Drive through western Kansas, and chances are you'll have mainly country and Christian radio stations to choose from.
Networks of Christian stations blanket a good portion of the country, allowing listeners to hear preaching, teaching and music that's available any time.
You can pick up plenty of Christian radio stations in Lawrence, too - they're just sandwiched among many other choices on the dial.
As of this month, there's one more option: K-LOVE, located at 96.1 FM. It's a translator for a nationwide network of religious radio stations based in Sacramento, Calif.
"Radio is a unique tool in the sense that it can go places other ministries can't," says Mike Novak, the network's senior vice president. "That's what sets radio apart. It's there 24/7. It's available."
According to a report by McVay Media, based in Cleveland, the number of Christian radio stations grew from 367 to nearly 600 between 1993 and 2005. It also found 7 million people tune into Christian radio at least once a week.
Novak says the growth is in all Christian formats, including the ones that focus more on talk and the ones that focus more on music.
"It's important to note that, unlike many years ago when there was a one-size-fits-all mentality, what we're moving into now is the task of super-serving a segment of the listenership," he says. "It's become a matter of segmentation in the audience."
K-LOVE, which operates 90.9 FM in Topeka, has 154 noncommercial stations and 143 translator repeater stations in 44 states.
The network uses a hybrid format. It's mainly music, with short inspirational messages played between songs.
Among stations that focus mainly on music, there's a question of how "mainstream" to take the station.
Daniel Anstandig, who wrote the McVay Media report, was out of the country this week and unavailable for comment. But in an interview with RadioWorld, he says the focus still must be on substance.
"There has been a recent movement to position Christian radio stations with 'more music' and 'better variety' positioning that is heard often in mainstream radio," Anstandig says. "These statements are cliche in mainstream radio, and they are even more campy and useless on Christian radio. 'More music and better variety' is not why people listen to Christian radio."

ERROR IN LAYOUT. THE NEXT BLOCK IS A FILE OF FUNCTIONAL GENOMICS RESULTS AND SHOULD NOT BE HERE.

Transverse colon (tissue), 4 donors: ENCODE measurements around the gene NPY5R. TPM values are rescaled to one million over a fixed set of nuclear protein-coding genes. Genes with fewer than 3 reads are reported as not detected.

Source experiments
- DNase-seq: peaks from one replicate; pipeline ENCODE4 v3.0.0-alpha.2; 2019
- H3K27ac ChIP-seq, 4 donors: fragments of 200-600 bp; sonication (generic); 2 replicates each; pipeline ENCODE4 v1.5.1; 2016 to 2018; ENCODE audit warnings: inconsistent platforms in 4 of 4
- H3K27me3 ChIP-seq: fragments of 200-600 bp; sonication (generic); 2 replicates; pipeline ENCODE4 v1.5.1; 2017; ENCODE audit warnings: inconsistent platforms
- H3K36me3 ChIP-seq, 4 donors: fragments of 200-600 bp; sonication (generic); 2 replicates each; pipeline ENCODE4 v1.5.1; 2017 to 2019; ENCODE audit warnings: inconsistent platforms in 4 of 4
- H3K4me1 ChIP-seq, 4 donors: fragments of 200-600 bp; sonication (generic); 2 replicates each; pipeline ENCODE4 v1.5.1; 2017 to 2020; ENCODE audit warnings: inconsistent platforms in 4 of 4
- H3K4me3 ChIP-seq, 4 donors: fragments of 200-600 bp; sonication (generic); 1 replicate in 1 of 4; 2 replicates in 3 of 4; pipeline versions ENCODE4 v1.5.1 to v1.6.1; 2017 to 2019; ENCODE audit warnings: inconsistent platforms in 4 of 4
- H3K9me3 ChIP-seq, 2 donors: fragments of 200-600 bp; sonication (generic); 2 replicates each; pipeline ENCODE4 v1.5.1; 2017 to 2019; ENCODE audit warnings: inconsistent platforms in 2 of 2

Some networks continue with the all-talk format.
The Bott Radio Network, which operates a total of 50 full-power stations and translators in nine states, is one of those. Programs include Bible teaching, Christian counseling and programs that give news from a Christian perspective.
"The idea is to provide Christian programming for the entire family," says Rich Bott, the network's executive vice president. "We want to provide programs to allow them to grow spiritually, and that will be an inspiration to them. And we want to be a constant source of Christian information through the day."
Bott says Christian radio isn't meant to take the place of attending church.
"We want to be viewed as an arm of the local church," he says. "We want to extend their ministry to impact people's lives during the week. It's certainly not a substitute to physically assembling as a church, but it's an extension of that."
Like many secular radio formats, many Christian stations are owned by national networks.
But there are still a few smaller stations popping up.
One of those is in Herington, located 30 miles south of Junction City.
But even KJIL, located at 105.7 FM, is part of the Great Plains Radio Network, which also has a full-power station in Meade and 29 translators throughout western Kansas. The stations provide a mix of talk and Christian music.
Mark Hinca, station manager, sees Christian radio as a way for people who aren't religious to come to God.
"Studies have indicated three out of every 10 people listening to Christian radio have no relationship with God," Hinca says. "There's always an opportunity to present the Gospel at any given time."
He says a locally owned and operated station can do more to help local churches with their ministries.
"Is it harder (than being a large network)? Yeah," Hinca says. "Are there a lot more issues? Yeah. But it's effective."
Just as they vary on formats, Christian stations also vary on how they pay the bills.
Hinca's station - KJIL - is completely listener-supported. Listeners write checks to the station, as they do with the L-LOVE network.
"We're fueled by the people who listen to us," he says. "We're fueled by the people who resonate with the message."
The Bott Radio Network, meanwhile, has some commercial stations. Its noncommercial stations have underwriters.
"We encourage the listeners themselves to support the Bible-teaching ministries," Bott says. "We don't accept contributions."
'Relevant to people'
At least one sign shows a promising future for stations that play Christian music.
According to Nielsen Soundscan reports, sales of Christian/gospel albums increased 6.75 percent in 2006, while sales in nearly every other category decreased.
And those who prefer the all-talk format say they don't think the demand for their services ever will go away.
"We like to think our format is the only one that's 2,000 years old," Bott says. "As long as the Bible is relevant to the hearts and minds of people, our format will be relevant to people."